Azara Blog: Buying flowers from Africa is allegedly environmentally friendly

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Date published: 2007/02/13

The BBC says:

Romantics in the UK should woo their loved ones with flowers imported from Africa rather than those grown in Europe, a minister is expected to say.

International Development Secretary Hilary Benn will ask consumers to aid "social justice" on Valentine's Day.

Importing African flowers is better for the environment as they are not grown in heated greenhouses, he will add.

The European Federation of Professional Florist Associations called Mr Benn's argument "very strange".

The minister will tell a sustainable food conference that emissions produced by growing flowers in Kenya and flying them to the UK can be less than a fifth of those grown in heated and lighted greenhouses in Holland.

He will say: "People want to buy ethically and do their bit for climate change, but often don't realise that they can support developing countries and reduce carbon emissions.

"Recent research shows that flowers flown from Africa can use less energy overall than those produced in Europe because they're not grown in heated greenhouses.

"So, this Valentine's day, you can be a romantic, reduce your environmental impact and help make poverty history.

"This is about social justice and making it easier, not harder, for African people to make a decent living."

Mr Benn said: "Climate change is hugely important to the future of developed and developing countries but if we boycott goods flown from Africa we deny the poor the chance to grow; their chance to educate their children and stay healthy."

It is estimated that almost a third of the UK's imported flowers come from Kenya, with about 70,000 people, most of them women, working on the country's flower farms.

The European Federation of Professional Florist Associations general secretary Toine Zwitserlood told BBC News: "What he [Mr Benn] is not doing is looking at the big picture.

"The big picture is not only energy; it's other things like child labour and how employees are treated on farms.

"Our employment standards in Europe are high."

He added: "There is also the question of what is done with waste.

"I think we could make a case for moving many industries to Africa and stop all our agriculture because it's cheaper to produce elsewhere, but where do you stop?

"It's a very strange argument Mr Benn is using."

Well it is useful that Benn is at least pointing out that many environmental calculations are not necessarily obvious. The current dogma of the ruling elite, egged on by the so-called environmentalists, is that flying goods by air is evil. But like on so many other issues, the ruling elite is wrong. On the other hand, Benn is not very bright picking on a sector of the UK economy just so that he can patronise the citizens of Africa. New Labour has probably just lost another few thousand votes (and gained none), for no good reason.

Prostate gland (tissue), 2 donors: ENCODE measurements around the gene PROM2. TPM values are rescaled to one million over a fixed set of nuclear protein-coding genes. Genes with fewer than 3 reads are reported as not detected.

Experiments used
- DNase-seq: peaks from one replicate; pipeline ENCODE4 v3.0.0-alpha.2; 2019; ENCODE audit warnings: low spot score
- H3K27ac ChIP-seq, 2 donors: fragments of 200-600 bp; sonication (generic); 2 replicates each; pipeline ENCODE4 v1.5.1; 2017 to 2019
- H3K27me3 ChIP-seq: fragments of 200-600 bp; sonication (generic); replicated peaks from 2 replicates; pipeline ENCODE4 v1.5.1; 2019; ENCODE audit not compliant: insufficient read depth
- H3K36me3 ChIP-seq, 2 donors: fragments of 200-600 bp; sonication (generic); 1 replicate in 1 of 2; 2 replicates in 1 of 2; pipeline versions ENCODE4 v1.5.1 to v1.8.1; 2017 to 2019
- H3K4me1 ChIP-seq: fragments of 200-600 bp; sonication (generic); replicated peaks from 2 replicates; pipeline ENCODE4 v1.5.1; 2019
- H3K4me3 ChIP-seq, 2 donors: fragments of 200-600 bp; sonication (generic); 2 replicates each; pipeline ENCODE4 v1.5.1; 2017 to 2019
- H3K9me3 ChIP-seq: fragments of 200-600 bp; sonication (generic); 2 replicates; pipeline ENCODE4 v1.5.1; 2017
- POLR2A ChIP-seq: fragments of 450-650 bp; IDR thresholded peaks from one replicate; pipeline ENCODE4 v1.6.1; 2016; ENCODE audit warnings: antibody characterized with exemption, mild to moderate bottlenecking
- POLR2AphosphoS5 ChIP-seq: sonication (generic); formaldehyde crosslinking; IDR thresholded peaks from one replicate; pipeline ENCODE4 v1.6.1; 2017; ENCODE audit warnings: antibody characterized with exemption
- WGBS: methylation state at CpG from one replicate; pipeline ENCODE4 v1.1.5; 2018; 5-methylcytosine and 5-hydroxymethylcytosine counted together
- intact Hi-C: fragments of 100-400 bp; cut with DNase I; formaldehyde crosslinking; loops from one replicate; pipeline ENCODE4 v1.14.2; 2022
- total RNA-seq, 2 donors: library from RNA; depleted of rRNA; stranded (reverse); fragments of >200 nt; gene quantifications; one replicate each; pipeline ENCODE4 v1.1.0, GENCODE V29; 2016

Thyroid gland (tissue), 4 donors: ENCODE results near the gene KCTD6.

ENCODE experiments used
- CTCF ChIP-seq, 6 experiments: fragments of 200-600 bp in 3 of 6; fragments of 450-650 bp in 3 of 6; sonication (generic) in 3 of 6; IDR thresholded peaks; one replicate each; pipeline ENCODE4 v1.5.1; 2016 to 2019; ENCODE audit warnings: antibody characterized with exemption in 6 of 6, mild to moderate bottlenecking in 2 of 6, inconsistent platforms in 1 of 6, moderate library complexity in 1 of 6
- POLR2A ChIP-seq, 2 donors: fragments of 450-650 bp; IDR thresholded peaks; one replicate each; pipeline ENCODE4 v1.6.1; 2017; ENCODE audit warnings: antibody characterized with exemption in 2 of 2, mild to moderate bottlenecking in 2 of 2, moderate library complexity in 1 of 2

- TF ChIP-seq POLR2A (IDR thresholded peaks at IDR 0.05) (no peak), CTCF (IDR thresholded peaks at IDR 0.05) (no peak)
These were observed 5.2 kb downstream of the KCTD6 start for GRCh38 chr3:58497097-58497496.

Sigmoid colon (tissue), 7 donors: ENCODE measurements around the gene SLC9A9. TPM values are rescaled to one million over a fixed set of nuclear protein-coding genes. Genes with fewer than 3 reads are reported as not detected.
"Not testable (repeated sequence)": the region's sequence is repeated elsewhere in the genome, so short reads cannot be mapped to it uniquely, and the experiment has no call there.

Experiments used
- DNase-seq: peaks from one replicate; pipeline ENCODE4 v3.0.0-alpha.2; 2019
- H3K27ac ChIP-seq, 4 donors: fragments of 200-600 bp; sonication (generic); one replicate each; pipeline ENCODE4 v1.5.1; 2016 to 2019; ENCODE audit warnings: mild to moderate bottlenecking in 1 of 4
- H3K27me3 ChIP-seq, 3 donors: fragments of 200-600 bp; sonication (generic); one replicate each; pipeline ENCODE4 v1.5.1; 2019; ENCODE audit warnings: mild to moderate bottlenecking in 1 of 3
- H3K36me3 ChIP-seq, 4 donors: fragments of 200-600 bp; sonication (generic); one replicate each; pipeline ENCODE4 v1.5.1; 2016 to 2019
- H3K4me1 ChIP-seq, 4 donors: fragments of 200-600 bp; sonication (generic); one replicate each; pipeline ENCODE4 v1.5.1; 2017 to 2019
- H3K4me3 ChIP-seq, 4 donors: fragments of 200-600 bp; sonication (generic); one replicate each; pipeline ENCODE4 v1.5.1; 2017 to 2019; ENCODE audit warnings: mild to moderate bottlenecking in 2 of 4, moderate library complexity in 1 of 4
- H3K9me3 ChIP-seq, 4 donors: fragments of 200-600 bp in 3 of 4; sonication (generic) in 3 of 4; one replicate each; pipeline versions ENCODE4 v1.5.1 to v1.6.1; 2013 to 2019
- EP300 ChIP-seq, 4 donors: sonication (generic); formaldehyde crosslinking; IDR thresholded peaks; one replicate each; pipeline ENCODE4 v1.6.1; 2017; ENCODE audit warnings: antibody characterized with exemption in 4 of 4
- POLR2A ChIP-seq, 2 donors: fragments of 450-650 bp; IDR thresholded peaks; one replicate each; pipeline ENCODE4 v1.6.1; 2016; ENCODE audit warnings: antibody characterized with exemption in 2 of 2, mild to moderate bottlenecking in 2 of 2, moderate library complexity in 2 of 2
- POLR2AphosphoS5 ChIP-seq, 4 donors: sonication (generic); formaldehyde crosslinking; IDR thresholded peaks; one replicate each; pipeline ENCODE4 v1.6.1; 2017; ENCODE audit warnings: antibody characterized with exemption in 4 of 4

Of course Benn could also have pointed out the obvious fact that cut flowers are rather pointless, and that instead of throwing money at dead plants, people could instead buy something more permanent. That is even more environmentally friendly than flying in flowers from Africa. But it still loses the votes of the UK florists, for no good reason.

And Zwitserlood is correct that Benn "is not looking at the big picture". To do the sums correctly you have to take account of all the indirect subsidies that both sides receive (e.g. because of waste disposal, non-taxation of airplane fuel, taxation generally, etc.). Unfortunately doing the sums correctly is difficult, and anybody doing them will almost certainly not admit that the error bars are huge, and also usually has an axe to grind, so cannot be trusted. The bottom line is that EU citizens should not listen to the ruling elite and instead just do what they themselves think is best.

To further illustrate the complications, EU wages are obviously higher than in Africa. These wages in turn represent an additional, indirect, consumption of energy. This indirect consumption is always ignored in calculations about how allegedly environmentally friendly so-called public transport is, but it should not be. And indeed, if for some reason you wanted to do a brute-force reduction of European energy consumption, then hammering the wages of its citizens would be a way to do it. But is that what we really want? Not many people would say yes (except perhaps many so-called environmentalists, who think Europeans consume too much).

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